"Violent protests, tear gas, and broken glass in Syntagma Square top the international headlines but the people of Greece led another demonstration this week. 25,000 Greeks have come together every day to join the 'Dignity Revolution', cheering for unity, working for unity, standing for unity. Sadly, the press has missed the story," the press release stated.
Signed by the chairman and CEO of Special Olympics International, Dr. Timothy Shriver, and the president of the 2011 Summer Games' organising committee, Joanna Despotopoulou, the statement added:
"... Even amidst economic anxiety and political upheaval, a special session of Greek Parliament was held to commemorate the declaration of The Promotion of Sports Integration in Schools Act, a landmark law that promotes the full inclusion of youth with intellectual disabilities through sport. The law mandates a different model of education for Greece's youth in the future -- a model that focuses on learning the social and emotional lessons of unity.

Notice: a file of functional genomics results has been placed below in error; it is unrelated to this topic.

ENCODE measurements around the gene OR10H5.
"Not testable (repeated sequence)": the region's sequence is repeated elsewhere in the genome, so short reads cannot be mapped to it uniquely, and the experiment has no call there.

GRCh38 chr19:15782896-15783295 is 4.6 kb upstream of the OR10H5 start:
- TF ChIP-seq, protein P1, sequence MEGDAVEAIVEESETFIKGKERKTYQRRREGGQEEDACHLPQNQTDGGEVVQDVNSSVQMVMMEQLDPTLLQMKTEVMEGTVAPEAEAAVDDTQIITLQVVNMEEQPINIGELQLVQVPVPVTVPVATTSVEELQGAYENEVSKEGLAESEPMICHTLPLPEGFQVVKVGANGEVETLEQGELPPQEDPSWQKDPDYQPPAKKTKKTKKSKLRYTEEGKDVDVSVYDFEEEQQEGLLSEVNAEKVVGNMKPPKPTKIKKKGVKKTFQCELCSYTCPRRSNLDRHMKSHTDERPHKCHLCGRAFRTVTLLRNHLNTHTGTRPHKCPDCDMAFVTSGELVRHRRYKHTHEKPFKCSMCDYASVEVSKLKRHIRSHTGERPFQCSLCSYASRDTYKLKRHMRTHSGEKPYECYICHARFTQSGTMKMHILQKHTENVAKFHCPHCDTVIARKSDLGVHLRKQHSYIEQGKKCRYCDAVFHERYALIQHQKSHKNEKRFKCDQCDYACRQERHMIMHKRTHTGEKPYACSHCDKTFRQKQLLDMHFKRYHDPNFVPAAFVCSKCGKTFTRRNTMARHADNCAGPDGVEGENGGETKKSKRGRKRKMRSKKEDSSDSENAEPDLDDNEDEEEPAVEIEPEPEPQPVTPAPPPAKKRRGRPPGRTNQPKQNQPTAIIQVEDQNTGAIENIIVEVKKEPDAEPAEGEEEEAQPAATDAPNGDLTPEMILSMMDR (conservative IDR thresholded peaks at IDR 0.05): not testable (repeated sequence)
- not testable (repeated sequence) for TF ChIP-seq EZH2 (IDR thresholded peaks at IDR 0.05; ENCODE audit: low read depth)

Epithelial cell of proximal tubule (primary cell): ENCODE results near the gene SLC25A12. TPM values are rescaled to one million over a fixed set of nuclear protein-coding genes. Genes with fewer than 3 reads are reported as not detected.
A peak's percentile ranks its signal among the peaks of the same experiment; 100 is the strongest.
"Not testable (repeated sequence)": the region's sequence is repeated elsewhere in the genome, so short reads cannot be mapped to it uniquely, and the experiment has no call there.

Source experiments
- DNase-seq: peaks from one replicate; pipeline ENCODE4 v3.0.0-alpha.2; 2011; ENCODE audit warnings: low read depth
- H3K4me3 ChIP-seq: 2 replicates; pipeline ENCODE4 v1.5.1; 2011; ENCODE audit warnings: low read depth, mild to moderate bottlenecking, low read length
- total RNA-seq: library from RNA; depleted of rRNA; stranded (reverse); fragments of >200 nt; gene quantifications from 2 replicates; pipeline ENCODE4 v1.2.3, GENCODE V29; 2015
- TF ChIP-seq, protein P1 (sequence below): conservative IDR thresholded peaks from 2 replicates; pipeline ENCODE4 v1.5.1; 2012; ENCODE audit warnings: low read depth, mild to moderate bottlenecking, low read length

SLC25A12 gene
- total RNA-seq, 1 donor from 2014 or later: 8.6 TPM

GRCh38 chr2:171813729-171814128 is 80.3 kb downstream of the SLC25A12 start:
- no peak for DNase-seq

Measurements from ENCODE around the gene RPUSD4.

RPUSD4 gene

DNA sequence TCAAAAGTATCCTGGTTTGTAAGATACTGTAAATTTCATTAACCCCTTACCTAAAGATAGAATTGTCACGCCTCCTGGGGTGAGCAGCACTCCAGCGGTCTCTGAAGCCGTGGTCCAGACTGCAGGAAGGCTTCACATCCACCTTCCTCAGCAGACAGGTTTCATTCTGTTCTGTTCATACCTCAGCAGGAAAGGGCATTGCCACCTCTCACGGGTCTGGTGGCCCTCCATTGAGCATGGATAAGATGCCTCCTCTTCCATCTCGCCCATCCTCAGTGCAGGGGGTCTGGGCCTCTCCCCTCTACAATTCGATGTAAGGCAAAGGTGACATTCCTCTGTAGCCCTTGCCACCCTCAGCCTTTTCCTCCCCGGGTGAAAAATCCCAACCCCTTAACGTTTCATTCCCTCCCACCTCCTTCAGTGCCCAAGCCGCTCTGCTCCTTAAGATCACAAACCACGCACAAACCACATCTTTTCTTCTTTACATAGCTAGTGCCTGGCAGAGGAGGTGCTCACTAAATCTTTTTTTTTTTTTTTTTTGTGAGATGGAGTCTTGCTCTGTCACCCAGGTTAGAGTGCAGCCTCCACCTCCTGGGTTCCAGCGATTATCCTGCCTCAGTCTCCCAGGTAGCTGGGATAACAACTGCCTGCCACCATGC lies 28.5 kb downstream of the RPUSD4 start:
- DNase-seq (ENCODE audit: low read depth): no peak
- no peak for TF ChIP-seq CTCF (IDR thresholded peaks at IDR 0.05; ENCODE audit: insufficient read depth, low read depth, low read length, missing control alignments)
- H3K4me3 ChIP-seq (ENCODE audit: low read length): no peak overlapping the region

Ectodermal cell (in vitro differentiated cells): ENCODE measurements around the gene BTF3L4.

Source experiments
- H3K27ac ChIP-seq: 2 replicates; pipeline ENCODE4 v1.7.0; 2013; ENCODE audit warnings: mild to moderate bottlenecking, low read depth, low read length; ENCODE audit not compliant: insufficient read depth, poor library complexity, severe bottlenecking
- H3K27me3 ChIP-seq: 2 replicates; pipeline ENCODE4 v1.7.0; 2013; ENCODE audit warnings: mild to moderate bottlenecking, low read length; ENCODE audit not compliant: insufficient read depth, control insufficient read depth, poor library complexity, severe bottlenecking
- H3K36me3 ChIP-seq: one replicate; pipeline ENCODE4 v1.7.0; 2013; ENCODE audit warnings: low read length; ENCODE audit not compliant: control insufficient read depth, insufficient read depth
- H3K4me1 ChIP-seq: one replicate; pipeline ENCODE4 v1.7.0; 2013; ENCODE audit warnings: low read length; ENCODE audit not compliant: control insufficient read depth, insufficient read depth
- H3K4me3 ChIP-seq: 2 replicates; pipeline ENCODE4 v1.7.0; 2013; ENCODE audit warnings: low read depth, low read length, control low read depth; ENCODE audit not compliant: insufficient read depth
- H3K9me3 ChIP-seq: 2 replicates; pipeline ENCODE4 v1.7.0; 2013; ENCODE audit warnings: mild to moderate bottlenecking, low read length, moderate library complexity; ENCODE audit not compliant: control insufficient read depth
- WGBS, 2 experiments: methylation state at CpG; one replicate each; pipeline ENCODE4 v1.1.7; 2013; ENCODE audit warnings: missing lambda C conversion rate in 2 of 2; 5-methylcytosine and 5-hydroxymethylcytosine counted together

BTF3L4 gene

"Volunteers from throughout Greece have also demonstrated their unwavering commitment to these Games despite formidable obstacles. Amidst city-wide transportation strikes, over 300 volunteers found their own way from Athens to the Glyfada golf course to enable the golf tournament to continue uninterrupted. And together with nearly 25,000 others, the volunteers are providing our athletes with a world-class Olympic experience," the statement read, adding:
"There can be little doubt that the political and economic struggles of Greece have created deep and painful wounds. Millions of Greeks are suffering. The crisis is far from over. But Greece did not fail the athletes of Special Olympics and the athletes of Special Olympics have not failed Greece. They have given her perhaps the greatest gift: hope itself."